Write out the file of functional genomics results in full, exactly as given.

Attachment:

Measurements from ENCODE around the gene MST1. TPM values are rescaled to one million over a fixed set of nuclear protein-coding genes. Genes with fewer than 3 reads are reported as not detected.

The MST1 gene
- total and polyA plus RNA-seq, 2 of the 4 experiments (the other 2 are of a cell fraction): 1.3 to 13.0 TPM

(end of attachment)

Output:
Measurements from ENCODE around the gene MST1. TPM values are rescaled to one million over a fixed set of nuclear protein-coding genes. Genes with fewer than 3 reads are reported as not detected.

The MST1 gene
- total and polyA plus RNA-seq, 2 of the 4 experiments (the other 2 are of a cell fraction): 1.3 to 13.0 TPM